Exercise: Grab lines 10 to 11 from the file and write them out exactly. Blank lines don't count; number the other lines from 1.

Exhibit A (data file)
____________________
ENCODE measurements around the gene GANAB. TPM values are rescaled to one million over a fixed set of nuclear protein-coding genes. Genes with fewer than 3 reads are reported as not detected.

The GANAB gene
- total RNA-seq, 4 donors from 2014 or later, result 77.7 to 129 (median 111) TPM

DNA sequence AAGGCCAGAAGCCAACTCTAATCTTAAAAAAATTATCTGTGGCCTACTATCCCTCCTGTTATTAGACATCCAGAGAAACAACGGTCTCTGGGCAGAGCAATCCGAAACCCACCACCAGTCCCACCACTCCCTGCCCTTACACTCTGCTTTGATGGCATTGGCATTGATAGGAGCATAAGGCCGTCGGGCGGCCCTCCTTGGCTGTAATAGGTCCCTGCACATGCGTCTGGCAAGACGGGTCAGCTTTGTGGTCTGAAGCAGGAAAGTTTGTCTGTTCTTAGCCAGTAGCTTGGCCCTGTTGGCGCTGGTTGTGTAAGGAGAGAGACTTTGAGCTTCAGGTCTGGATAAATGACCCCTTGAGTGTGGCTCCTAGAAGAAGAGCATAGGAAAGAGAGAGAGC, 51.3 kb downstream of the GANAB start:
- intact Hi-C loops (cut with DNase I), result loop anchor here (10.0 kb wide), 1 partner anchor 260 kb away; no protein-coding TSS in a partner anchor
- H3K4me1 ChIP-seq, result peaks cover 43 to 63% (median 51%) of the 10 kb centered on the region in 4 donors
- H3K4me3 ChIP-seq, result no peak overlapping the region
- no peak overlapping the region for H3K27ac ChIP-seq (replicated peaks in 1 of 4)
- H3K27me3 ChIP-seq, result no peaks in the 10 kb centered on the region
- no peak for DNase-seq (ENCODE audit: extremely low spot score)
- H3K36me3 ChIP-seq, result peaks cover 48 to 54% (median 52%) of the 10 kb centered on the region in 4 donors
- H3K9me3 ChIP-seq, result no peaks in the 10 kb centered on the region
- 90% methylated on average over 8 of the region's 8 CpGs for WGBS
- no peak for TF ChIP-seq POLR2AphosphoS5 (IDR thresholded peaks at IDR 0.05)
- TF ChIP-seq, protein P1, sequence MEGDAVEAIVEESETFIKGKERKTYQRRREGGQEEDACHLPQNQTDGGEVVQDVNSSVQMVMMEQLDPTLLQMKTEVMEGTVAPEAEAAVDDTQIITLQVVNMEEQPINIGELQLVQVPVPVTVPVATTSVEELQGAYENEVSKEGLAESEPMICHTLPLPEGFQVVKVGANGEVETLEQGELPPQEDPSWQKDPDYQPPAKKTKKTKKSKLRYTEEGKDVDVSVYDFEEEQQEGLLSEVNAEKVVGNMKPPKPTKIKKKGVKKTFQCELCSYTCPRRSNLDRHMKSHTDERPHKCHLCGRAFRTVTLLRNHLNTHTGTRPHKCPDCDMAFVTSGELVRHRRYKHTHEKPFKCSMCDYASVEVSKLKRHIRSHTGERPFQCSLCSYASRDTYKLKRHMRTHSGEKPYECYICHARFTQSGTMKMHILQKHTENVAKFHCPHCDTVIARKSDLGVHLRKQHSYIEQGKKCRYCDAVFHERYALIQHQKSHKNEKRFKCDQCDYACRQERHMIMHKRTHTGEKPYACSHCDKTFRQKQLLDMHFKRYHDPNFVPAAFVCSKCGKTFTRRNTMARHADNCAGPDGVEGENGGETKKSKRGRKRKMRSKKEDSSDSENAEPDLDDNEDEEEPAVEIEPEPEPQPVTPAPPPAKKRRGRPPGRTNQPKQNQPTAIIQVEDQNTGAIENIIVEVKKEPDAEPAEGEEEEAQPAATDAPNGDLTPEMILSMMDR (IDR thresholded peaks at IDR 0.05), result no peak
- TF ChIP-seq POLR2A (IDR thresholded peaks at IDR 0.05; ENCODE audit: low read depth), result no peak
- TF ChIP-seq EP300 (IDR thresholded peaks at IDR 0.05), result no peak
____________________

- no peak for DNase-seq (ENCODE audit: extremely low spot score)
- H3K36me3 ChIP-seq, result peaks cover 48 to 54% (median 52%) of the 10 kb centered on the region in 4 donors